New York Supreme Court Overturns First SAFE ACT Conviction

Kerry Picket | Reporter

The New York State Supreme Court Friday dismissed two SAFE Act charges against Benjamin Wassell who was previously convicted of selling a semi-automatic rifle to an undercover law enforcement officer five years ago.

The court decided that then-Attorney General Eric Schneiderman did not have the legal authority to prosecute the SAFE ACT violations against the defendant. (RELATED: Another Firearms Business Leaves New York)

Former NY Atty General Eric Schneiderman talks about gun control measures in 2018 (You Tube screen shot/ NY Attorney General archived)

In May 2014 Wassell was convicted of third-degree criminal possession of a weapon as well as third-degree criminal sale of a firearm.

“Although the People assert that the Attorney General had authority to prosecute this matter under section 63 (3) based on a request made by the State Police, such a request would confer that authority only if made by the head of the division, i.e., the Superintendent of State Police. Moreover, ‘the State bears the burden of showing that the [division or] agency head has asked for the prosecutorial participation of the Attorney General’s office,’” the court opined.

“Here, the stipulated record on appeal does not establish that the Superintendent of State Police requested that the Attorney General prosecute this case. Indeed, there is no letter from the Superintendent in the record, nor is there any other showing in the record that a request came from the Superintendent himself. Because the People failed to establish that the Attorney General had authority to secure the indictment and prosecute the case, we conclude that the judgment must be reversed and the indictment dismissed.”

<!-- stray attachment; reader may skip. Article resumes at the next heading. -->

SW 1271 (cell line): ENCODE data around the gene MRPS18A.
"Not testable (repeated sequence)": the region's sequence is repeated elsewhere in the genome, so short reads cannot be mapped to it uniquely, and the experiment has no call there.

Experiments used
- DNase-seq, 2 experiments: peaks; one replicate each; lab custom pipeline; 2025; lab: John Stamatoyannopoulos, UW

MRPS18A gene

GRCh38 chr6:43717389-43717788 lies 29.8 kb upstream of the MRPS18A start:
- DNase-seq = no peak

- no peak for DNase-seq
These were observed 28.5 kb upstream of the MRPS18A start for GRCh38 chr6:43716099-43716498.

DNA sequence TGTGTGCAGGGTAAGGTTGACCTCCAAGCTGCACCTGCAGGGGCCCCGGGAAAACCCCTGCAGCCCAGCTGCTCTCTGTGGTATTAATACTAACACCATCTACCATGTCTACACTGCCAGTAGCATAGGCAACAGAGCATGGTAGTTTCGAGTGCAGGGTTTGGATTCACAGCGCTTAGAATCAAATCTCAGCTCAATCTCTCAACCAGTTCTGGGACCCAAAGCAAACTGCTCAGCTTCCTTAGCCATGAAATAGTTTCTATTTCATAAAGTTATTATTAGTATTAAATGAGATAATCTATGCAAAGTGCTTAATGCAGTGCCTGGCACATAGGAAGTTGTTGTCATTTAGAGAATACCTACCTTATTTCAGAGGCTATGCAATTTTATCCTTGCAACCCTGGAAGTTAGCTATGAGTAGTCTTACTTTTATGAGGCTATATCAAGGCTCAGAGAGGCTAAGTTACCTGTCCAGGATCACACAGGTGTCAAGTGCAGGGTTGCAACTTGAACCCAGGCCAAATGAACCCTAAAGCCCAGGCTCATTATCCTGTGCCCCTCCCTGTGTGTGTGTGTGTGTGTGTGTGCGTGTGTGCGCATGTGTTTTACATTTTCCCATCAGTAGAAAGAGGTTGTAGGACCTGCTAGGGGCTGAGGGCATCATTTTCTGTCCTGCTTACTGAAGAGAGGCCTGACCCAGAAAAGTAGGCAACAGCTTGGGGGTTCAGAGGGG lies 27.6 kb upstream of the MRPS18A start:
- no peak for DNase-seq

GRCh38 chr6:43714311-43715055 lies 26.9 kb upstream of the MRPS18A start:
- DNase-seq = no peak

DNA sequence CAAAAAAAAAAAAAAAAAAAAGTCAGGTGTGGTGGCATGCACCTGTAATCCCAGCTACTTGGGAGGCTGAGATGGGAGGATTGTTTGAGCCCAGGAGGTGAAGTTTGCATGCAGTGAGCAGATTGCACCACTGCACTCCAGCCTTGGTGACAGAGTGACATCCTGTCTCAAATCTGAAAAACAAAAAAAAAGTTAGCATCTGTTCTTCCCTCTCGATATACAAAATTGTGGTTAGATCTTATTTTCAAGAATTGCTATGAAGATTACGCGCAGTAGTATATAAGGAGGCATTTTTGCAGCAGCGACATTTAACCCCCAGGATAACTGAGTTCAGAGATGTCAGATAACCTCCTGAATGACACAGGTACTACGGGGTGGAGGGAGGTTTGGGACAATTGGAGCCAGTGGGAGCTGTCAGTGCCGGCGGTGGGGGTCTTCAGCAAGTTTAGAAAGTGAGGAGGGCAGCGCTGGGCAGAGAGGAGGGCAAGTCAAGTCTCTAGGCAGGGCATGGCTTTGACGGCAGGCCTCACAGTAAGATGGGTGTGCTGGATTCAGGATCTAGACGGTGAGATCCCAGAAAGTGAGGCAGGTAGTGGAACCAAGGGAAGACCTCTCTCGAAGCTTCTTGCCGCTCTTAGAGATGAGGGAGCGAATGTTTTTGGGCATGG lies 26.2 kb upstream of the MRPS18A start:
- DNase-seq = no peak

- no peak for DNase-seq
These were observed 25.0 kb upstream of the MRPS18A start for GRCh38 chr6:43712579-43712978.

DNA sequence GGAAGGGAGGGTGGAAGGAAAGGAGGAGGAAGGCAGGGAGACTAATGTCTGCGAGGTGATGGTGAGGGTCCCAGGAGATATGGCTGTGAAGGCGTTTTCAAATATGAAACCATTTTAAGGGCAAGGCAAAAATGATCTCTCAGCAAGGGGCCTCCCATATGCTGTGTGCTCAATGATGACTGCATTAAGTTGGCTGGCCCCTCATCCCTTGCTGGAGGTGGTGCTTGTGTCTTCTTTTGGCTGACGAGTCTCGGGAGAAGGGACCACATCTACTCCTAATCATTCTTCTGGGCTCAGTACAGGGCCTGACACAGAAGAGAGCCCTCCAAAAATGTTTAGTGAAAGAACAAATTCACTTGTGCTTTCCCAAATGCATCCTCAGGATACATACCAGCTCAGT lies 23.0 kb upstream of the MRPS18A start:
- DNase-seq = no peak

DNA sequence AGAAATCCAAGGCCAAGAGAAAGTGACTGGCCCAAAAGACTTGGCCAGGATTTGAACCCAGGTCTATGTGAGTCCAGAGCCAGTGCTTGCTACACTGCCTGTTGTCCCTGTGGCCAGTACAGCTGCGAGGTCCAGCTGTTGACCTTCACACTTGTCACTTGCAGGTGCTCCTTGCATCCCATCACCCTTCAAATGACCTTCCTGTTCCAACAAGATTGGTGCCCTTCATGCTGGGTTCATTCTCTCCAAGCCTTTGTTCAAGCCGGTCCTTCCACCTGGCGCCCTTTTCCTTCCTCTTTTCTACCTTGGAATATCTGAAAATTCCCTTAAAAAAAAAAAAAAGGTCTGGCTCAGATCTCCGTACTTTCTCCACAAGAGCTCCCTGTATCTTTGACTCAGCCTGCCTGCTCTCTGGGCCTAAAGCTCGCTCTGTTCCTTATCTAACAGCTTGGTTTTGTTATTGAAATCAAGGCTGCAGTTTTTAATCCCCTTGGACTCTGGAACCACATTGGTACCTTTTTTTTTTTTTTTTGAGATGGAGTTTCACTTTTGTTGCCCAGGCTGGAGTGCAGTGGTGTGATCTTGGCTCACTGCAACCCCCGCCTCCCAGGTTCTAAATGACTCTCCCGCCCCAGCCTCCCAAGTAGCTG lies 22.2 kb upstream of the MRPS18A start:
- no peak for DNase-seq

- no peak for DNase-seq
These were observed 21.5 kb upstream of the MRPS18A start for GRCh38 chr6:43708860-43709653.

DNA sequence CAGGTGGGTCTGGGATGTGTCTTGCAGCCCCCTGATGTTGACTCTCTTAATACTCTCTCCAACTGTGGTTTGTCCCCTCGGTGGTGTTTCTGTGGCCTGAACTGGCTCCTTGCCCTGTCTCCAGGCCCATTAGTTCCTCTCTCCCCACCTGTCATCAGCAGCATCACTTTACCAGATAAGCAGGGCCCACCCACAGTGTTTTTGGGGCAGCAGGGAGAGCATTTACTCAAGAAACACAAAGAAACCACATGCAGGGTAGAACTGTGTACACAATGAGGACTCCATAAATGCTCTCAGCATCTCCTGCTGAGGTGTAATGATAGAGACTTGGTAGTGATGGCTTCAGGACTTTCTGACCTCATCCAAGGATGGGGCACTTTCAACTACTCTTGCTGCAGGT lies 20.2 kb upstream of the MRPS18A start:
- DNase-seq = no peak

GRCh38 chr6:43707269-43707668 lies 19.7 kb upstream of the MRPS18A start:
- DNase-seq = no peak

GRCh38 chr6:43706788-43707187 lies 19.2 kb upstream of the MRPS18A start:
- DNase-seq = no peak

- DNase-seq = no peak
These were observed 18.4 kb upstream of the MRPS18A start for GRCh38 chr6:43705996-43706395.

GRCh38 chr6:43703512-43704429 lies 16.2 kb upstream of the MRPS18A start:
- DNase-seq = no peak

This is the first conviction prosecuted under the New York’s SAFE Act that has been overturned since the passage of the law in 2013. (RELATED: New York City Confiscating Rifles And Shotguns)

The law includes many gun control regulations including the ban on the sale and transfer of so-called “assault-style weapons” — semi-automatic long rifles with features like detachable magazines, pistol grips, or flash suppressors.

Additionally, the legislation prohibits the possession of “large capacity ammunition feeding devices” (magazines or clips).

Prosecutors in most of upstate New York have declined to enforce parts of the SAFE Act, including in Chautauqua County, where the alleged crime occurred.

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Kerry Picket is a host on SiriusXM Patriot 125

Tags : guns new york safe act second amendment
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